The French weren't the first to make wine? Mon dieu! But as anyone who has sipped a Bordeaux, Champagne or Burgundy can tell you, the French got pretty good at it once they learned how. And thanks to some molecular archaeology, researchers can now confirm they picked up these skills as early as 425 B.C.So who taught the French the art of viniculture? Probably the ancient Italians, says the man with perhaps the coolest nickname in science research — the "Indiana Jones of alcohol," .The Eurasian grape — Vitis vinifera, the source of 99 percent of the world's wine — was first domesticated about 9,000 years ago in the mountains of the Near East, says McGovern, a biomolecular archaeologist at the University of Pennsylvania Museum. Later, Canaanite, Phoenician and Greek merchants all played a part in spreading that wine culture across the Mediterranean....

  • Originally published 05/08/2013

    Medieval hermit pope not murdered, as believed

    Celestine V, the hermit pope who set precedent for Benedict XVI, has been given a new face and fate by researchers who have examined his skeletal remains.The last pontiff not chosen by a conclave — and the first to declare that a pope could rightfully resign — Celestine V is regarded as one of the Catholic Church’s most enigmatic popes.His remains, kept in the Basilica of Santa Maria di Collemaggio in L’Aquila, Italy, did not show his real face, but a wax mask with the likeness of Cardinal Carlo Confalonieri, the Archbishop of L’Aquila from 1941 to 1950....

  • Originally published 05/06/2013

    1 of postwar Italy’s most powerful men, 7-time Premier Giulio Andreotti, dies at 94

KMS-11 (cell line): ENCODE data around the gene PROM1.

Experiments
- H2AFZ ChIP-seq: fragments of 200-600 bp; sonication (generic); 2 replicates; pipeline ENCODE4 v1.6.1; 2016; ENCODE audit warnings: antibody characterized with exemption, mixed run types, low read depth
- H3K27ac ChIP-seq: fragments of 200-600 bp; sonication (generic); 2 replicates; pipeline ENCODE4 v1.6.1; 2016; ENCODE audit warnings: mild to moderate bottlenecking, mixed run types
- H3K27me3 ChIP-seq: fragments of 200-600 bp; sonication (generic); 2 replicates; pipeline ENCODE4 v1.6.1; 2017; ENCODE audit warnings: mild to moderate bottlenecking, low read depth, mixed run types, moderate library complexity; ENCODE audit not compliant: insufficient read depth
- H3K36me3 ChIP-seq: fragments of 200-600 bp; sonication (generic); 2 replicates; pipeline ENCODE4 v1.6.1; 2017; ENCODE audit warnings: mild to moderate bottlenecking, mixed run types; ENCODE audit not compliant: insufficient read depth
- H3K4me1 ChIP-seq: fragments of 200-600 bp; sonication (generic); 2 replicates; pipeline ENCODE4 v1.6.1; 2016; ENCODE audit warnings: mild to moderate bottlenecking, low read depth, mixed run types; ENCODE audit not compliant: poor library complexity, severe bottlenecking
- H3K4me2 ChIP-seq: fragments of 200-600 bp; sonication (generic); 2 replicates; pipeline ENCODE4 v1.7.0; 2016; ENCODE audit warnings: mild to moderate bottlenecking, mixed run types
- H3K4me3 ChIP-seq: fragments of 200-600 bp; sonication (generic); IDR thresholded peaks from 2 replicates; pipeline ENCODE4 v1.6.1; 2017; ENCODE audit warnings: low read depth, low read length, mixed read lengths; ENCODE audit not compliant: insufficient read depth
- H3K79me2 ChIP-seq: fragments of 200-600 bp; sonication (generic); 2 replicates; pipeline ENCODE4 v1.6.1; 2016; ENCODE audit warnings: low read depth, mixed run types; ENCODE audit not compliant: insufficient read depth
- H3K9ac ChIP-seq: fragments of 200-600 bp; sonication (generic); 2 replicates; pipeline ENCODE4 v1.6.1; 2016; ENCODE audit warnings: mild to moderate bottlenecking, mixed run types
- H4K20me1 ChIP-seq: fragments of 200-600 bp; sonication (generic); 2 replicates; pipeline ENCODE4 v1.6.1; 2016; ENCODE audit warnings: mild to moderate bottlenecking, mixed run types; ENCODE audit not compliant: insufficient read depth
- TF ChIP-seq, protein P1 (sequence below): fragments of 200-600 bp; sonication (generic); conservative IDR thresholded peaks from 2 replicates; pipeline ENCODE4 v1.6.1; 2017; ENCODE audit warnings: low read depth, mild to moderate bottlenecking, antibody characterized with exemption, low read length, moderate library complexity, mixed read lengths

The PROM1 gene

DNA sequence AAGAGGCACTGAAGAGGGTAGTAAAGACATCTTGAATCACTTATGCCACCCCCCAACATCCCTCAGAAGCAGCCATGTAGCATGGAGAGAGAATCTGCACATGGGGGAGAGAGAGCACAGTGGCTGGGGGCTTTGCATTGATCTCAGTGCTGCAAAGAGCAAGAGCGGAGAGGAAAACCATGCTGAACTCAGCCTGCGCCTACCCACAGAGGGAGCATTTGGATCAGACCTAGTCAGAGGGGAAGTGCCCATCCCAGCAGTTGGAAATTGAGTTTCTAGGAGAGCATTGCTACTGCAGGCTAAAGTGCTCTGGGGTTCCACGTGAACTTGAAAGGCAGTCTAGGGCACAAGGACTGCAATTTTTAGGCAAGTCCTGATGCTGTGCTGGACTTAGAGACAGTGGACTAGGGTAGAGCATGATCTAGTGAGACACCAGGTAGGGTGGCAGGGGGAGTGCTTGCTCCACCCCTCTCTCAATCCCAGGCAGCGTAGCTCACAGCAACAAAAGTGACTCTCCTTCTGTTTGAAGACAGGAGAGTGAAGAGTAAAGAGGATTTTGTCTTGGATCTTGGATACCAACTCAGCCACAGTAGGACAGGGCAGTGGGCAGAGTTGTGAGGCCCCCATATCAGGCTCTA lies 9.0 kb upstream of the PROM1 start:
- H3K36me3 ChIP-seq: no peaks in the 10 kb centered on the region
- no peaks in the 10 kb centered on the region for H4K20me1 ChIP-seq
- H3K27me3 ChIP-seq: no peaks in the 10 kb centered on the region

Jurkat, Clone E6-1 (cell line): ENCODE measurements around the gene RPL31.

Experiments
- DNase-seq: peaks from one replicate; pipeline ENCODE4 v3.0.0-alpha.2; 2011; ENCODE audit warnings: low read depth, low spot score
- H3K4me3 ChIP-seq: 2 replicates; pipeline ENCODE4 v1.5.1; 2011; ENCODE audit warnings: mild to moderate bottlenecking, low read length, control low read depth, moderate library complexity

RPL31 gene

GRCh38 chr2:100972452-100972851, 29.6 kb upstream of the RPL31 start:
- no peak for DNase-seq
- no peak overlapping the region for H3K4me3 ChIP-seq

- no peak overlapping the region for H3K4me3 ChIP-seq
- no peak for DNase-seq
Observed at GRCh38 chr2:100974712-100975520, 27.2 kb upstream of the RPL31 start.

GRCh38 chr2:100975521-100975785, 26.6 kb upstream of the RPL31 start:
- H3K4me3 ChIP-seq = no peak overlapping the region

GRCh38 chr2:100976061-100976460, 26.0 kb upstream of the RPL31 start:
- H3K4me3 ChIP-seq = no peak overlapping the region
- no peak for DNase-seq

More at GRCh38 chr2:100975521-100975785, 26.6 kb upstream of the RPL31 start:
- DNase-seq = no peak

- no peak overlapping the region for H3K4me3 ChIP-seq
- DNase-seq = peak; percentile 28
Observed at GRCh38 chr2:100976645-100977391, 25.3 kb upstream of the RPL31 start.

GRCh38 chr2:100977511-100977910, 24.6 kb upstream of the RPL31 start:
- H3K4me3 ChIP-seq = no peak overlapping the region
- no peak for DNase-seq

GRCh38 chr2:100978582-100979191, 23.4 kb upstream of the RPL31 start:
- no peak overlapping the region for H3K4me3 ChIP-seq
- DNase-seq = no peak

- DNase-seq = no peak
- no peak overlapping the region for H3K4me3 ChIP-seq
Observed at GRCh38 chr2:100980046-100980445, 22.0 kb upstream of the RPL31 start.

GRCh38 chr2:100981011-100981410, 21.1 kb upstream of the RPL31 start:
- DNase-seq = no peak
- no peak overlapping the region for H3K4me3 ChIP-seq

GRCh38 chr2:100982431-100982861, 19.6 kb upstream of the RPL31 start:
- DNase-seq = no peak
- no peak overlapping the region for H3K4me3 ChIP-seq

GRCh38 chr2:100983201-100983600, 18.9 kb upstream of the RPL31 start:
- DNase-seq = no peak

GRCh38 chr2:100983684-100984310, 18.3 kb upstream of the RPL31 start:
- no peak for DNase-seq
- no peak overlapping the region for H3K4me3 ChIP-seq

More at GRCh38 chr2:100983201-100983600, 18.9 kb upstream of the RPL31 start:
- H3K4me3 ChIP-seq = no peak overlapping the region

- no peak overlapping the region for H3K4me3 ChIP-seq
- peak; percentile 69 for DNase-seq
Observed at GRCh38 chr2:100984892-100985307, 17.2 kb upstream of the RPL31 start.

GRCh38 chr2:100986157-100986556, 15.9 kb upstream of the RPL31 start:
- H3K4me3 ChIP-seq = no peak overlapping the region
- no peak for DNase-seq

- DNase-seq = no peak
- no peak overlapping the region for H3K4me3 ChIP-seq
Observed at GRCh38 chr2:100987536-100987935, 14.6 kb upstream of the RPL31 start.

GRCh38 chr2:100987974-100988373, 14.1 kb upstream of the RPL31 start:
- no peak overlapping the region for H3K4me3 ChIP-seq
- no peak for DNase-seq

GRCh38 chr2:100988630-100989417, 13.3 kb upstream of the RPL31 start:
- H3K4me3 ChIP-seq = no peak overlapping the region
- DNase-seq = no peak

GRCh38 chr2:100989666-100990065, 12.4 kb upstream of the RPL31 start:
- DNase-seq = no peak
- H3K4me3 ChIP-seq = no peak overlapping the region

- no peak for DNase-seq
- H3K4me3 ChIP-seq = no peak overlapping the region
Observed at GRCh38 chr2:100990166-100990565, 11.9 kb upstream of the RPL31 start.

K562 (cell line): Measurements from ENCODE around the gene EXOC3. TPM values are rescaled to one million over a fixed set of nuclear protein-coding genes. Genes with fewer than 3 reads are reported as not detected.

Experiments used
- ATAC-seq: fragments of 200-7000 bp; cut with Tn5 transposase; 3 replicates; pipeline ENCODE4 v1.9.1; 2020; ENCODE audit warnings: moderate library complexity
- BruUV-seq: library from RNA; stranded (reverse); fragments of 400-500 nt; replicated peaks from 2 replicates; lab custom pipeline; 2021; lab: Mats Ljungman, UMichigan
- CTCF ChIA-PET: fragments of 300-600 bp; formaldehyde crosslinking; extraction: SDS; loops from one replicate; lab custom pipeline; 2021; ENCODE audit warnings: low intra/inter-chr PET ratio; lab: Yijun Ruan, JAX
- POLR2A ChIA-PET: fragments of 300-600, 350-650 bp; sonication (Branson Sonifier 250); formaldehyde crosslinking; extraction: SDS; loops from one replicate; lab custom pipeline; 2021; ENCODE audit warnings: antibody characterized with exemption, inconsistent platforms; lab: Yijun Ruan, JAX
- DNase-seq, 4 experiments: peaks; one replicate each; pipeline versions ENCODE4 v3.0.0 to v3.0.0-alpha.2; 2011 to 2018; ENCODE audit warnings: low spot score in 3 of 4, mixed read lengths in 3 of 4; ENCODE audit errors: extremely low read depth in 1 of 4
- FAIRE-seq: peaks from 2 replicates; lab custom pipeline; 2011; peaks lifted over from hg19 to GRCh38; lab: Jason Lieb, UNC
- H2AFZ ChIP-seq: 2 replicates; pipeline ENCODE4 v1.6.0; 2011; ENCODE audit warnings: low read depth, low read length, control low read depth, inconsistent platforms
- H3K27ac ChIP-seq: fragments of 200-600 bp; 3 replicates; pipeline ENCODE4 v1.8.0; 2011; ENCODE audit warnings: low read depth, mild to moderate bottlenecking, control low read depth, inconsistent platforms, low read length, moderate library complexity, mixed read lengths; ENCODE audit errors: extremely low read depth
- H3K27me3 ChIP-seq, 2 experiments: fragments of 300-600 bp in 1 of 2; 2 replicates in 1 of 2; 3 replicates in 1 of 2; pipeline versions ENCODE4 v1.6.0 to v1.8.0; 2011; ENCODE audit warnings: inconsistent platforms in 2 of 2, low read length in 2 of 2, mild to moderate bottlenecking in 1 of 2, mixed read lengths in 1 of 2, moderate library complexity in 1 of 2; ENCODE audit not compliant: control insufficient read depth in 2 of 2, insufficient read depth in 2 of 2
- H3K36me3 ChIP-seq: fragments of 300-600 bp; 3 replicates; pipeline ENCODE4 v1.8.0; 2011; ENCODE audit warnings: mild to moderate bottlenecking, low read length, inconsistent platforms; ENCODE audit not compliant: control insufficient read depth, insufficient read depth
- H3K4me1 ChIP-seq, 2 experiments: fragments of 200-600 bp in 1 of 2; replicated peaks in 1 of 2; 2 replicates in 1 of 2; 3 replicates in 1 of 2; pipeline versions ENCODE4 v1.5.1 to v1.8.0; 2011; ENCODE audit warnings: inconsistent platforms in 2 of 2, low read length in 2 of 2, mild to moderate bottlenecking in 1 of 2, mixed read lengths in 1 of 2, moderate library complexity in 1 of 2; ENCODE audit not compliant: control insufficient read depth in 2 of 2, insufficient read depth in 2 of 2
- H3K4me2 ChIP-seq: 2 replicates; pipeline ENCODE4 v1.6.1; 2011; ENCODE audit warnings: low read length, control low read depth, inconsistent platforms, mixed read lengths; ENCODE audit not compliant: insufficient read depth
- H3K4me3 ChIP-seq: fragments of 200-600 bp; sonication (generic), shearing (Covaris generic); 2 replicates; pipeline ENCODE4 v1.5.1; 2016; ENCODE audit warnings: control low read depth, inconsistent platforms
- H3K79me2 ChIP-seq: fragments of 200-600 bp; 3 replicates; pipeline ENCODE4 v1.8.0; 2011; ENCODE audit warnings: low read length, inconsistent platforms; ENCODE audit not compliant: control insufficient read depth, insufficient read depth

ROME — Giulio Andreotti personified the nation he helped shape, the good and the bad.One of Italy’s most important postwar figures, he helped draft the country’s constitution after World War II, served seven times as premier and spent 60 years in Parliament.But the Christian Democrat who was friends with popes and cardinals was also a controversial figure who survived corruption scandals and allegations of aiding the Mafia: Andreotti was accused of exchanging a “kiss of honor” with the mob’s longtime No. 1 boss and was indicted in what was called “the trial of the century” in Palermo.He was eventually cleared, but his legacy was forever marred....

  • Originally published 04/01/2013

    'Gate to Hell' found in Turkey

    A “gate to hell” has emerged from ruins in southwestern Turkey, Italian archaeologists have announced.Known as Pluto's Gate -- Ploutonion in Greek, Plutonium in Latin -- the cave was celebrated as the portal to the underworld in Greco-Roman mythology and tradition.Historic sources located the site in the ancient Phrygian city of Hierapolis, now called Pamukkale, and described the opening as filled with lethal mephitic vapors....

  • Originally published 03/28/2013

    Costas Douzinas: Europe's South Rises Up Against Those Who Act as Sadistic Colonial Masters

    Costas Douzinas is a law professor at Birkbeck, University of London. His books include The End of Human Rights and Human Rights and Empire. His Philosophy and Resistance in the Crisis will be published in April 2013The "new world order" announced at the end of the 1980s was the shortest in history. Protest, riots and uprisings erupted all over the world after the 2008 crisis, leading to the Arab spring, the Indignados and Occupy. A former director of operations at MI6, quoted by Paul Mason, called it "a revolutionary wave, like 1848". Mason agreed: "There are strong parallels – above all with 1848, and with the wave of discontent that preceded 1914."

  • Originally published 03/25/2013

    Mussolini’s ‘most secret’ bunker discovered beneath historic Roman structure